Donald's Encyclopedia of Popular Music



Jazz genre. Dixie was a nickname for New Orleans, from a ten-dollar bill issued there before 1860 with 'dix' (French for ten) on it: it came to refer to the Southern states, then was used by the white Original Dixieland Jazz Band, who made the first jazz records '17 (also King Oliver's Dixie Syncopators, etc). The original dixieland jazz was the New Orleans style itself, with collective improvisation and improvised counterpoint; it was the avant-garde music of jazz shortly after WWI just as bop was after WWII. Louis Armstrong became the first great soloist and the rest of jazz could be said to have come from him, while the bandleading genius of Jelly Roll Morton (with his Red Hot Peppers) was probably the highest development of the style. The rediscovery of Bunk Johnson in the late '30s disappointed some purists, who wanted him to play their preconceived notion of what jazz was, but New Orleans jazz had not stood still in the meantime; nowadays the GFB Foundation continues documenting the New Orleans scene (see Jazzology).

By the '50s the term 'dixieland' described a nostalgic imitation, played mostly by middle-aged white men, almost always with a front line of trumpet (or cornet), trombone and clarinet, ranging from sincere attempts to re-create the New Orleans style (Lu Watters, Turk Murphy; see JAZZ for the revival movement) to noisy pseudo-jazz suitable for tourists (Firehouse 5+2). West Coast studio musicians and Swing Era veterans played dixieland as required, like trumpeters Dick Cathcart (b 6 Nov. '24, Michigan City IN; d 8 Nov. '93, LA), who played for Jack Webb in the film Pete Kelly's Blues '55 and subsequent TV series; trumpeter Clyde Hurley (b 3 Sep. '16, Fort Worth TX; d Sep. '63), drummer Nick Fatool (b 2 Jan. '15, Milbury MA; d 26 Sept. 2000), and clarinettist Matty Matlock (b 27 April '07, Paducah KY; d 14 June '78) were first-rate Hollywood studio musicians who made Columbia LPs as the Rampart Street Paraders '53-7.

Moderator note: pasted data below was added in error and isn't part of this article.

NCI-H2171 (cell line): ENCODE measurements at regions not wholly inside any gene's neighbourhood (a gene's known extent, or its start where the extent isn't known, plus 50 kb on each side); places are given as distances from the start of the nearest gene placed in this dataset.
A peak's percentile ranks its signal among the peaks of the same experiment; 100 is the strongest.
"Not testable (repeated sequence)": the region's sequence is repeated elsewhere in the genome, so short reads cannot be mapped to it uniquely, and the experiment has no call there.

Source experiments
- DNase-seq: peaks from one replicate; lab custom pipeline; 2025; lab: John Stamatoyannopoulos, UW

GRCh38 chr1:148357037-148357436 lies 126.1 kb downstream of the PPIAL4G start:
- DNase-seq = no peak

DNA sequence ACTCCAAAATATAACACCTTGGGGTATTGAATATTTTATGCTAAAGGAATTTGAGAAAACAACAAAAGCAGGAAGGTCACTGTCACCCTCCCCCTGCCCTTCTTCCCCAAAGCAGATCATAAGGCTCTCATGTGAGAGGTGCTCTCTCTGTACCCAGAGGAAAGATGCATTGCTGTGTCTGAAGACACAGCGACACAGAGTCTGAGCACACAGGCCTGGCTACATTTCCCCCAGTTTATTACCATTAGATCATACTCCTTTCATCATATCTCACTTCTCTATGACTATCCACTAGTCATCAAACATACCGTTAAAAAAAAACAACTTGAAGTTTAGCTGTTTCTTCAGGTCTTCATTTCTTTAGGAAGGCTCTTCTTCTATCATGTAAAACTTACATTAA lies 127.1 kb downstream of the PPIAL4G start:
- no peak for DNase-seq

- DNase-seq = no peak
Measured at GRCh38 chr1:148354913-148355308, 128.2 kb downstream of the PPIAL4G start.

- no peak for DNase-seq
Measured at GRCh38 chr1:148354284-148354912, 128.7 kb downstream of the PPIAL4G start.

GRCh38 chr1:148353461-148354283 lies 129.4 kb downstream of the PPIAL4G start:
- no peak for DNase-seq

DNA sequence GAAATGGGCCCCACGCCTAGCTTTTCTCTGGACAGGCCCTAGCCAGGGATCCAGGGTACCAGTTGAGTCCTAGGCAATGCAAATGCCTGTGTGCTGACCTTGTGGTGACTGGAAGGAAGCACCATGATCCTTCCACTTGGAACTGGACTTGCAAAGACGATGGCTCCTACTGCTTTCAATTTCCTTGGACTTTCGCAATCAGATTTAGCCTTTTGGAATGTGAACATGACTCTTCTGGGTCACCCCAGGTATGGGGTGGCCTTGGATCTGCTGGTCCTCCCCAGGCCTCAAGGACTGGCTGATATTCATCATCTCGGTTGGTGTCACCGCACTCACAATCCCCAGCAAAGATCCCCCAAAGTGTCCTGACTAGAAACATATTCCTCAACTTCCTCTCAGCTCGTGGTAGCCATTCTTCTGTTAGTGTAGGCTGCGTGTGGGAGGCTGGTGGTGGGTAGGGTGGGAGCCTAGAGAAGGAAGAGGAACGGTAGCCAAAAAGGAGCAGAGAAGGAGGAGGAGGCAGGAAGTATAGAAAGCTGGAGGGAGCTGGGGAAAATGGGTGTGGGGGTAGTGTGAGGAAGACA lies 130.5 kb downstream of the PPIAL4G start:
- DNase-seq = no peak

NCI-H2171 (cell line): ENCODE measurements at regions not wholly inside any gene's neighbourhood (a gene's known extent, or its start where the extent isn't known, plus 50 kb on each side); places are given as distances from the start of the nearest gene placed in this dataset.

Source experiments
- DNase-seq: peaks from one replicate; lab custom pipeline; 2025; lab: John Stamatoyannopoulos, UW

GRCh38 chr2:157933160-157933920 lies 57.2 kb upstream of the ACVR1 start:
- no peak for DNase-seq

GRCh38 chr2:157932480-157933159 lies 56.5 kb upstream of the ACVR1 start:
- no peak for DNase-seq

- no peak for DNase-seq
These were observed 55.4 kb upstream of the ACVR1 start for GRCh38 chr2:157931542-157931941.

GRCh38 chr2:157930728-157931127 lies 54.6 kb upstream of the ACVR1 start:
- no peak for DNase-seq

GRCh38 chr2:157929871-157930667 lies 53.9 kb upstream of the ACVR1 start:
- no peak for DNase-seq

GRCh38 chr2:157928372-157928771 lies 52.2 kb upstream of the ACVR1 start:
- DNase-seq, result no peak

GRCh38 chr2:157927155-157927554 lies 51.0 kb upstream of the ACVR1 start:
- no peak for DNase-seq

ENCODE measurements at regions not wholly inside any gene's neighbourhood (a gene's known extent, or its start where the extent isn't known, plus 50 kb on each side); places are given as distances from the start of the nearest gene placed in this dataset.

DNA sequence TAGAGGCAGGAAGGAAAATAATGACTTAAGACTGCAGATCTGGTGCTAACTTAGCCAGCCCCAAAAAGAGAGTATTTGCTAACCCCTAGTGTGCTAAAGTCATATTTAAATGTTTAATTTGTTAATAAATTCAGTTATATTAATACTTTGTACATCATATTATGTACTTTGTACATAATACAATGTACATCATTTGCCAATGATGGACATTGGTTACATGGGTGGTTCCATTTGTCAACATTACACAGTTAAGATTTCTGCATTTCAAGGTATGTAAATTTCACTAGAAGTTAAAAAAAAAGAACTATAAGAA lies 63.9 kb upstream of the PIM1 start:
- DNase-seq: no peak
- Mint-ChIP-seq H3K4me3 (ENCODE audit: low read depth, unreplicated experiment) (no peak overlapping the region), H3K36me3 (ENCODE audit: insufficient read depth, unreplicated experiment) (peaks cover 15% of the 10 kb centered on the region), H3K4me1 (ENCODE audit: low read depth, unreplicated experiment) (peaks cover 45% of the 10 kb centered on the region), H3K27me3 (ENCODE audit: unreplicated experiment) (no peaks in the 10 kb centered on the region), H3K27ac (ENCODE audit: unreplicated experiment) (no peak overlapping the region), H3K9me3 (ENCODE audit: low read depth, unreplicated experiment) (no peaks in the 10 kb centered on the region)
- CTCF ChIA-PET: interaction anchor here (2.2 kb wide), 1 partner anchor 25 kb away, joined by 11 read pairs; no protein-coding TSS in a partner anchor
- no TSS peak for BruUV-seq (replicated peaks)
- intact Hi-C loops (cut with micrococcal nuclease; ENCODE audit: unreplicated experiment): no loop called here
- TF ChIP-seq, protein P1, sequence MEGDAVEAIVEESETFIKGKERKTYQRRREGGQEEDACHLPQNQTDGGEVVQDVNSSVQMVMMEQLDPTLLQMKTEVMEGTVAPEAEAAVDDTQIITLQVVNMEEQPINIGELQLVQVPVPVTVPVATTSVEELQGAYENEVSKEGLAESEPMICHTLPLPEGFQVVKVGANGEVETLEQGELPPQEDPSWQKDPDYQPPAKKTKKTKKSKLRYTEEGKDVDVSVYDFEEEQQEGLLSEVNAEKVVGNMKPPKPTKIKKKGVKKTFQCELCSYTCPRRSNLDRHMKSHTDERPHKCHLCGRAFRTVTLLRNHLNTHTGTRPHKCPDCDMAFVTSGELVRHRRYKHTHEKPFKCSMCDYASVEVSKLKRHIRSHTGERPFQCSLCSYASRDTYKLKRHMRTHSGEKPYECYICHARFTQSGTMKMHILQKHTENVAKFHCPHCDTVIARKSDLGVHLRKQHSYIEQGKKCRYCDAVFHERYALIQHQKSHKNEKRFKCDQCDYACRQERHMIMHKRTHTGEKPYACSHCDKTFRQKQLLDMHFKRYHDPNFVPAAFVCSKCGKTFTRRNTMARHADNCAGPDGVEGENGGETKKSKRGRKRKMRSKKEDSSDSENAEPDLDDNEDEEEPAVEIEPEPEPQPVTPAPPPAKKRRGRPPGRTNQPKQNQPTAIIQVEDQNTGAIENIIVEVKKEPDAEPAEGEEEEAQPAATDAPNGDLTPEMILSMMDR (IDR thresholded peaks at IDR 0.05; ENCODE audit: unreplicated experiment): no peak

The Paraders as well as New Yorkers Eddie Condon, Muggsy Spanier, Max Kaminsky, Wild Bill Davison etc were actually playing Chicago style, the music they'd loved all their lives, rather than pure New Orleans (again, see JAZZ), but it was heard by the public as dixieland. As the Swing Era began to decay there were audiences for what was called 'pure' jazz at places like Nick's in Greenwich Village; others like Bob Scobey and Pete Daily on the West Coast played enjoyable (if inaccurate) turn-of-the-century cabaret, reeking with instant nostalgia but offering good playing, good old songs (or oldish-sounding new songs). Cornettist Daily (b 5 May '11, Portland IN; d 23 Aug. '86) went to the West Coast '42, formed combo Pete Daily's Chicagoans '46, recorded for Capitol well into '50s including e.g. a jolly version of 'Minnie The Mermaid' (written by Buddy DeSylva '30). Pianist and trumpeter Dick Cary (b 10 July '16, Hartford CN; d 6 April '94, Glendale CA) was not only a leading light in the LA dixieland scene but led a rehearsal band for a decade, writing over 1,500 originals for it; Dick Cary And His Tuesday Night Friends '93 on Arbors is as though bebop had never happened and jazz had just kept developing from a swing base, an interesting exercise in 'what if'. Dixieland gave pleasure, and was an introduction to jazz for many; musicians like Hackett and Pee Wee Russell transcended category; first-rate modernists like Steve Lacy began in dixieland and others like Herbie Nichols made a living at it while the public ignored their best work. Pete Fountain and Al Hirt were very good musicians who played for tourists in New Orleans; the Assunto family sold records as the Dukes of Dixieland; older men such as Sidney Bechet, Louis Armstrong and Kid Ory continued playing the style they'd made famous in the first place. The UK equivalent was called 'trad'; see Acker Bilk, Kenny Ball, Chris Barber etc. There are still dozens of pro and semi-pro dixieland bands in Britain alone.